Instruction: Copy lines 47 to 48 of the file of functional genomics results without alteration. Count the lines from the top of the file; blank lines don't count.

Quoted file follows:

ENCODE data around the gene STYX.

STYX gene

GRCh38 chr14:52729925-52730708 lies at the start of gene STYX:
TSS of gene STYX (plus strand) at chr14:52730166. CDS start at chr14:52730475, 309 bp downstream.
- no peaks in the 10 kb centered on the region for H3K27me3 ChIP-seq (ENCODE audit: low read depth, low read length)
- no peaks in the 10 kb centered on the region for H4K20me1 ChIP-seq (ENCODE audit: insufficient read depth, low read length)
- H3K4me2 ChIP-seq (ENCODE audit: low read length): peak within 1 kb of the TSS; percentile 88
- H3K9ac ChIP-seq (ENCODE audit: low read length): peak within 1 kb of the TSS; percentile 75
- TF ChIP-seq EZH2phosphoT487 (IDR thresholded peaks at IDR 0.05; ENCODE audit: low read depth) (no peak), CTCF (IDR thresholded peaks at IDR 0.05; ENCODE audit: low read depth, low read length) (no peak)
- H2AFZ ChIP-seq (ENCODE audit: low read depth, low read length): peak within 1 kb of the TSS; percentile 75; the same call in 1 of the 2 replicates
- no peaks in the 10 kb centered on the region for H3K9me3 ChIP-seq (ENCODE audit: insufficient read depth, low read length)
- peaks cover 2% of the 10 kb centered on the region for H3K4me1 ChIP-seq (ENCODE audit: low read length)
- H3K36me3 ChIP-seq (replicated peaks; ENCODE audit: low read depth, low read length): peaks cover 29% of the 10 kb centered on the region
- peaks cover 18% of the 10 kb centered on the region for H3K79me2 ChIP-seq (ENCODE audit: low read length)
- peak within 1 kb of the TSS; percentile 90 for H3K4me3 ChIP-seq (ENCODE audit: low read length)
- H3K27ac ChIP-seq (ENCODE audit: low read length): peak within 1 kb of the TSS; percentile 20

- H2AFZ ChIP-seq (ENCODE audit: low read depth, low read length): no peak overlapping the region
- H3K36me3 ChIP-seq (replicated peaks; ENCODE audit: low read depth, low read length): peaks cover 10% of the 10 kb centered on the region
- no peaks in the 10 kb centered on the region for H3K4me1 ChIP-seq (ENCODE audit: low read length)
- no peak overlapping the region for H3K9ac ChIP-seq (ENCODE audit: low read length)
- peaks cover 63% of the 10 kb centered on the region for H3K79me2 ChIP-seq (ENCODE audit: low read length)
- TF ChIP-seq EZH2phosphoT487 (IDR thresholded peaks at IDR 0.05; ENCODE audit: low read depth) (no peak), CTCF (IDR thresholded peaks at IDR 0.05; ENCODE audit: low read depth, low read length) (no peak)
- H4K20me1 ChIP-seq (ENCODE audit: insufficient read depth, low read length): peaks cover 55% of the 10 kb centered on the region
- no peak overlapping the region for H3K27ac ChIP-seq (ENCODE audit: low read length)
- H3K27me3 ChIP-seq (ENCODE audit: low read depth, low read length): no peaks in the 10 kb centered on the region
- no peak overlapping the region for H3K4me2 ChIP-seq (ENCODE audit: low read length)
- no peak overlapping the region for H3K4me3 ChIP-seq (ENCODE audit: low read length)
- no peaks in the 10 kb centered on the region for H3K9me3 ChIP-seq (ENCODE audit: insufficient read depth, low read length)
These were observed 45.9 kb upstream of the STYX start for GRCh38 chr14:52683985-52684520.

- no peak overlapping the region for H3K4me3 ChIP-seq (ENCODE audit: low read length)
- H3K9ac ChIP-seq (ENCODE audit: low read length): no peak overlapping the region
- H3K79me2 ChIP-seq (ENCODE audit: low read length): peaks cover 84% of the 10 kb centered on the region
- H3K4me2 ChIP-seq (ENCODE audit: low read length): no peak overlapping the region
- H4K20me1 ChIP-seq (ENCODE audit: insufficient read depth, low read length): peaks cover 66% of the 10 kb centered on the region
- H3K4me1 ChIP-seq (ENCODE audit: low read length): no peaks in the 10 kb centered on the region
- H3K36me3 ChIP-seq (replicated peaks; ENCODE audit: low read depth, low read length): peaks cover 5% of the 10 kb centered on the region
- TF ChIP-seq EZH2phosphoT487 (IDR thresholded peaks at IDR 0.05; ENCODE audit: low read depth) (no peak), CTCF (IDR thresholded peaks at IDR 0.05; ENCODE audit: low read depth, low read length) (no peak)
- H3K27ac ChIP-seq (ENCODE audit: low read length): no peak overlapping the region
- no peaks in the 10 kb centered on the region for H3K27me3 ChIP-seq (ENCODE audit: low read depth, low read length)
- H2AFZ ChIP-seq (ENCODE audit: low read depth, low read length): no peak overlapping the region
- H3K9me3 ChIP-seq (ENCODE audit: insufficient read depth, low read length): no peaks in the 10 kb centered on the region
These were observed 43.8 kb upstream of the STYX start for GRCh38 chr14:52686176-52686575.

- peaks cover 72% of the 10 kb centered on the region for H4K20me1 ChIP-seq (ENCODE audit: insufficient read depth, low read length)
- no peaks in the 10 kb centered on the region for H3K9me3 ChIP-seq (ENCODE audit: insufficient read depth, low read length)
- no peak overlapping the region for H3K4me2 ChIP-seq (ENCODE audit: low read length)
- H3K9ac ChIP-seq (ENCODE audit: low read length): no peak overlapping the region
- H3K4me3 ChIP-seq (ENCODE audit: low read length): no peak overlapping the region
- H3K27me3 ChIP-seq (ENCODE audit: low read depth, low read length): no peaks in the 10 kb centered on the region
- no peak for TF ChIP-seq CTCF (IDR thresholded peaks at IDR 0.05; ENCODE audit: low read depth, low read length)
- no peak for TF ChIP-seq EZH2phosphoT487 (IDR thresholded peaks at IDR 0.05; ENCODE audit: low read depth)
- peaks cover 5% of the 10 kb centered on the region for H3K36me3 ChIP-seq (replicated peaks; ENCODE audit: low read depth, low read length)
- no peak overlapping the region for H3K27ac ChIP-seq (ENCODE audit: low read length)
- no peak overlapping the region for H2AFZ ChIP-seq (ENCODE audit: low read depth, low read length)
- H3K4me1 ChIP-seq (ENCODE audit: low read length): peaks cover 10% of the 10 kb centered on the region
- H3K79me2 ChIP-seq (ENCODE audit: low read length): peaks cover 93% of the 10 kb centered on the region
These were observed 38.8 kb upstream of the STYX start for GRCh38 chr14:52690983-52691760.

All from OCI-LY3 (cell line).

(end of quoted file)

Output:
- H3K4me3 ChIP-seq (ENCODE audit: low read length): no peak overlapping the region
- H3K27me3 ChIP-seq (ENCODE audit: low read depth, low read length): no peaks in the 10 kb centered on the region